Since making cholesterol requires energy, some researchers suggest that having cholesterol in our diet is an evolutionary advantage, and claim that meat, egg, and dairy eaters are better adapted for survival than vegetarians. However, the fact that so many people have cholesterol-containing deposits in their arteries has led other researchers to provide different explanations:
-that humans cannot metabolize large amounts of dietary cholesterol effectively;-that the mechanism which regulates our body’s cholesterol levels does not compensate well for dietary cholesterol; or
-that high meat diets contain too little cholesterol-removing fiber.
More topics for further research
Proponents of orthomolecular nutrition suggest that the ‘cholesterol’ problem is really caused by dietary deficiencies of micronutrient vitamins and minerals required to properly metabolize cholesterol in our body. Researchers have shown that diets that are moderately high in cholesterol, which also include sufficient quantities of all vitamin and mineral micronutrients, keep blood cholesterol levels normal and prevent atherosclerosis.
Orthomolecular therapists lower high blood cholesterol levels simply by giving high doses of certain vitamins and minerals. Clinical evidence shows that atherosclerosis can be reversed by exercise, dietary manipulation, and a micronutrient supplement. Vitamins C and B3 can lower a blood cholesterol level of 260 mg/dl by about 50 mg each. The minerals calcium, zinc, copper, and chromium are also helpful. Essential and other highly unsaturated fatty acids in their natural state can lower high cholesterol levels by up to 25%. Some types of dietary fiber also lower cholesterol levels by removing more from the body or inhibiting its production.
Researchers at the Loma Linda School of Nutrition have explained the high incidence of atherosclerosis among meat eaters in a different way. They believe that man is by nature a vegetarian whose body does not know how to metabolize dietary cholesterol, much like his ancestors, the tropical primates. Strict vegetarians have less than one-quarter of the meat eaters’ rates of death from cardiovascular disease (CVD), and people who include eggs and dairy products but exclude meat from their diets have only a slightly lower risk of death from CVD than meat eaters if they don’t take nutritional supplements.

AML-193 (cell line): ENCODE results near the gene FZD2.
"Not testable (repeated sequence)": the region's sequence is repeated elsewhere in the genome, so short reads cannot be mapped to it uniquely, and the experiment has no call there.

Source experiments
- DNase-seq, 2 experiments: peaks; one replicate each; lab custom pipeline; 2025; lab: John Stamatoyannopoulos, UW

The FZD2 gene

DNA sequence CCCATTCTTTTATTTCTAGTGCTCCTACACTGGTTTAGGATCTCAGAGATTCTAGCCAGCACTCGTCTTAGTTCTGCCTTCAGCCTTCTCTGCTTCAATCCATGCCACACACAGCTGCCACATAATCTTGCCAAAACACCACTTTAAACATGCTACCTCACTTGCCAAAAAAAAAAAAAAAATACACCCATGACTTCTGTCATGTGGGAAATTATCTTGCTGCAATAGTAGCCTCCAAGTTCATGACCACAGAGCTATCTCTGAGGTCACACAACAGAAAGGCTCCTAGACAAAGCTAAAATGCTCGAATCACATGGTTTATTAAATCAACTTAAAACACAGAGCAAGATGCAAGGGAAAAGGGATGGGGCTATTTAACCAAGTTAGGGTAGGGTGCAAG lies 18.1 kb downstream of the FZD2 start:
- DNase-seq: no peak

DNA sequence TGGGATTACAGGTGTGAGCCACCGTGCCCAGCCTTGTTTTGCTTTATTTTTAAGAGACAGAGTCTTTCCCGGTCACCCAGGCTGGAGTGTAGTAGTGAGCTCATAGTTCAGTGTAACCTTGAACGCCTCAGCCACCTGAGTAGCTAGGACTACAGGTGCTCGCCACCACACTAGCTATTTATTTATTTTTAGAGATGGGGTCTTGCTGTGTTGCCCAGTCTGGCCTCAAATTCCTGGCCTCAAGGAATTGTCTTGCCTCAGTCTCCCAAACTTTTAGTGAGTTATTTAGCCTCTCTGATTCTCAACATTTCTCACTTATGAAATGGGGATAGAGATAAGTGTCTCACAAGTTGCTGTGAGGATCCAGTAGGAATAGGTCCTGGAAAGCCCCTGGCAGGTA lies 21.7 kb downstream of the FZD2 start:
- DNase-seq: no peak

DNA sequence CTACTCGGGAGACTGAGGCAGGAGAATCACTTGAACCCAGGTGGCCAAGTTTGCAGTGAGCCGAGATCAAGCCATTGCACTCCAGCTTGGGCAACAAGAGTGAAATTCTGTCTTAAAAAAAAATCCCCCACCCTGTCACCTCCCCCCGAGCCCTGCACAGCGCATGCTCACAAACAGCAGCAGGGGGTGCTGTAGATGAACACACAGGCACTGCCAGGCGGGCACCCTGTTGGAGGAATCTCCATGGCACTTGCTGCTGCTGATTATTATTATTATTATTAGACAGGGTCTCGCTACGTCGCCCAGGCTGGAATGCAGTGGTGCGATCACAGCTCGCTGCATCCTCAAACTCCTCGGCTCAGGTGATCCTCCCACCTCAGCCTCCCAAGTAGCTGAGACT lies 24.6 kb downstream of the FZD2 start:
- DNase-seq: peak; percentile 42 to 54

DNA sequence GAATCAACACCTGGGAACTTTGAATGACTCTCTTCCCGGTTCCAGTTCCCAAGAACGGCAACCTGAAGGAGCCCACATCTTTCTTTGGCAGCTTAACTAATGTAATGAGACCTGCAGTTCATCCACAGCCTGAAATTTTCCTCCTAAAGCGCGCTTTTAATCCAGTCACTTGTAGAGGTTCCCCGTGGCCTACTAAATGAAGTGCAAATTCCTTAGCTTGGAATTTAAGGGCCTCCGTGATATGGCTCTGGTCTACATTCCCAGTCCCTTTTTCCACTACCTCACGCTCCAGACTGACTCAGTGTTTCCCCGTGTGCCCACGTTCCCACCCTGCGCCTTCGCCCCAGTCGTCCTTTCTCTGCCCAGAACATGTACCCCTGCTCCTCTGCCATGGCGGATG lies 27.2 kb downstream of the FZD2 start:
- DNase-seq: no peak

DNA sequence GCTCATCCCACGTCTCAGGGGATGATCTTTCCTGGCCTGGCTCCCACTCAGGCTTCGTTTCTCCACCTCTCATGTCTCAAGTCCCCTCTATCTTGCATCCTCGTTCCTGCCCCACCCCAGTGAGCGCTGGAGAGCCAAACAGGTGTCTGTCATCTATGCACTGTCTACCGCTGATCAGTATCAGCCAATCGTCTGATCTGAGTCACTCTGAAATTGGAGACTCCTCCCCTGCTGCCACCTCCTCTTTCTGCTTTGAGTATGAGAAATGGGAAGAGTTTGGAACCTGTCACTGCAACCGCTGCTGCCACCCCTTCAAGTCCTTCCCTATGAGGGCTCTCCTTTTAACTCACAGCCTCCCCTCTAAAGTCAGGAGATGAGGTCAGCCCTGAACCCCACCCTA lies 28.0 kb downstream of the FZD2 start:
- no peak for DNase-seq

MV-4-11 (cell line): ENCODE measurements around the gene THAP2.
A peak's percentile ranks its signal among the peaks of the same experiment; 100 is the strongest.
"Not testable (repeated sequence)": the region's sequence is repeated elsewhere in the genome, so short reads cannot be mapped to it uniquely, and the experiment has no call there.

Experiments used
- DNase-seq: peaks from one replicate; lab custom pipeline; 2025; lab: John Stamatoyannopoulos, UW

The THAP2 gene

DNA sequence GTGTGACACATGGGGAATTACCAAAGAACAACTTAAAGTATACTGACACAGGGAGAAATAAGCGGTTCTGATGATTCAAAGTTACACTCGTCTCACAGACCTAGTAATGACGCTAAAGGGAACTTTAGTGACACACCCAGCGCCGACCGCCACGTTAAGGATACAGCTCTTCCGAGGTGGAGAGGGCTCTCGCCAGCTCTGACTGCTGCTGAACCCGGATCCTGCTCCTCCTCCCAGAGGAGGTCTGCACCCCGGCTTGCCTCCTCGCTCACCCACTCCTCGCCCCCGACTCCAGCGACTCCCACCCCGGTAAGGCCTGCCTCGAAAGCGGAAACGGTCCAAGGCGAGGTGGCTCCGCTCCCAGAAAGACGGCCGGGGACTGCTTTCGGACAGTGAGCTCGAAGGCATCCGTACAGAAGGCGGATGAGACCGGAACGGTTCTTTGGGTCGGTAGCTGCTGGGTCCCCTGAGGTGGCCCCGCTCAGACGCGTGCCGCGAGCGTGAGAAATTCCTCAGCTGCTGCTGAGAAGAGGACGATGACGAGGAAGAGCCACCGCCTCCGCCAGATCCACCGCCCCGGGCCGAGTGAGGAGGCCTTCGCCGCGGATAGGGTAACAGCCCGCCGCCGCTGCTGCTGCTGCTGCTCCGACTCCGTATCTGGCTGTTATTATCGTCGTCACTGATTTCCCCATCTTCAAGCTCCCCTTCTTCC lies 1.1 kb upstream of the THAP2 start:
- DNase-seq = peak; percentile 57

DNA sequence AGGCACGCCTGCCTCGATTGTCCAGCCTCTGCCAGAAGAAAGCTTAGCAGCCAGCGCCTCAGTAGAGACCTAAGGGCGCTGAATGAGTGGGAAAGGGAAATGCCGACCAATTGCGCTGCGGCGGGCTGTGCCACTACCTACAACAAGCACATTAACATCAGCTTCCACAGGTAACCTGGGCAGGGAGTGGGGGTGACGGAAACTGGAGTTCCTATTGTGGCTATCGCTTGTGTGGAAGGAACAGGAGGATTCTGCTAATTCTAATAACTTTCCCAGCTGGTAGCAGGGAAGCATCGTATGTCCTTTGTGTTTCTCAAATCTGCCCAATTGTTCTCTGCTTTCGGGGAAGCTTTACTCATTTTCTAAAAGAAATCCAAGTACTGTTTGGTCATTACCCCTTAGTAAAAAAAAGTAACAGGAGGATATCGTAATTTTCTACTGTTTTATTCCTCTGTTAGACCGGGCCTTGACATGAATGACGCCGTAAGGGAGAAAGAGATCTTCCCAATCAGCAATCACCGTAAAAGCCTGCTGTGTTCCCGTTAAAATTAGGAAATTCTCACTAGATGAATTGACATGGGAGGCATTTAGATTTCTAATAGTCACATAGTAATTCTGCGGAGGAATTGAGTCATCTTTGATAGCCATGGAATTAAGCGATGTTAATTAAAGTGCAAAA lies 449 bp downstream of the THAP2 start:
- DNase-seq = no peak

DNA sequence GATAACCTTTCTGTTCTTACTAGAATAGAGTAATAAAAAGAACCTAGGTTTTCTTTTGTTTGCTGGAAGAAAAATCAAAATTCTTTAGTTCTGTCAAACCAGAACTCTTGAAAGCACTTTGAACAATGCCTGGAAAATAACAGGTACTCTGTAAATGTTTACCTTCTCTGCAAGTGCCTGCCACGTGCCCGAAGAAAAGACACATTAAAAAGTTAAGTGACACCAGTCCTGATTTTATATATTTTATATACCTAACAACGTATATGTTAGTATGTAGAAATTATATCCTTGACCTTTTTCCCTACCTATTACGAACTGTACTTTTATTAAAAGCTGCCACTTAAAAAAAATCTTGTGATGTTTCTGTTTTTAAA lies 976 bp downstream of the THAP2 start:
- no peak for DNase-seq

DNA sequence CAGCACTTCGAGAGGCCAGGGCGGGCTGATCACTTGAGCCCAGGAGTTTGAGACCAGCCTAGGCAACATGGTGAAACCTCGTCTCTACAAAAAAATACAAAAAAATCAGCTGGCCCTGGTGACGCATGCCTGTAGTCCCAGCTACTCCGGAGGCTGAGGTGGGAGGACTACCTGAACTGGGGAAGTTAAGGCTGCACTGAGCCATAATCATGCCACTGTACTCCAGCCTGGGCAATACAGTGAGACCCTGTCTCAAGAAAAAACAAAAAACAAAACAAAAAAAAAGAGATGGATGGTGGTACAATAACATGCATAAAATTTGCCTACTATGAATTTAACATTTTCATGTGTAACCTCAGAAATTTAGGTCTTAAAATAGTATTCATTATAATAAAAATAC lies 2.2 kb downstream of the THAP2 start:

Perhaps orthomolecular nutritionists and vegetarians are saying the same thing. A natural vegetarian diet is a richer source of vitamins, minerals, EFAs, and fiber than a non-vegetarian diet. Muscle meats and dairy products contain fewer minerals and vitamins, less EFAs, more saturated fatty acids, and no fiber. Eggs are nutrient-dense but contain no fiber. Meat, eggs, and dairy products are poor sources of vitamin C and B3, w3 fatty acids, and fiber, which are all important to cardiovascular health. When meat, eggs, and dairy products are augmented with the missing vitamin and mineral factors from vegetables, juices, or supplements, they present fewer cardiovascular problems.
Neither animal eaters nor plant consumers need fear CVD if they take their foods from unrefined natural sources, and especially if they supplement with C, B3, w3, and fiber, and the rest of the substances long known to be essential for our health. Refined sugars, refined starches, hard fats, and refined, denatured oils from which vitamins, minerals, fiber, and protein have been removed should be expected to create problems. Sugar consumption and high serum triglycerides correlate with cardiovascular deaths at least as highly as do serum cholesterol levels.
The Dark Side of Cholesterol
Cholesterol has been given so much attention by the medical profession over the last 35 years that the word ‘cholesterol’ is automatically (and wrongly) equated with cardiovascular disease because it is often found deposited, along with fats, the protein fibrin, and calcium, in the inner lining (the intima) of human arteries, where it narrows them.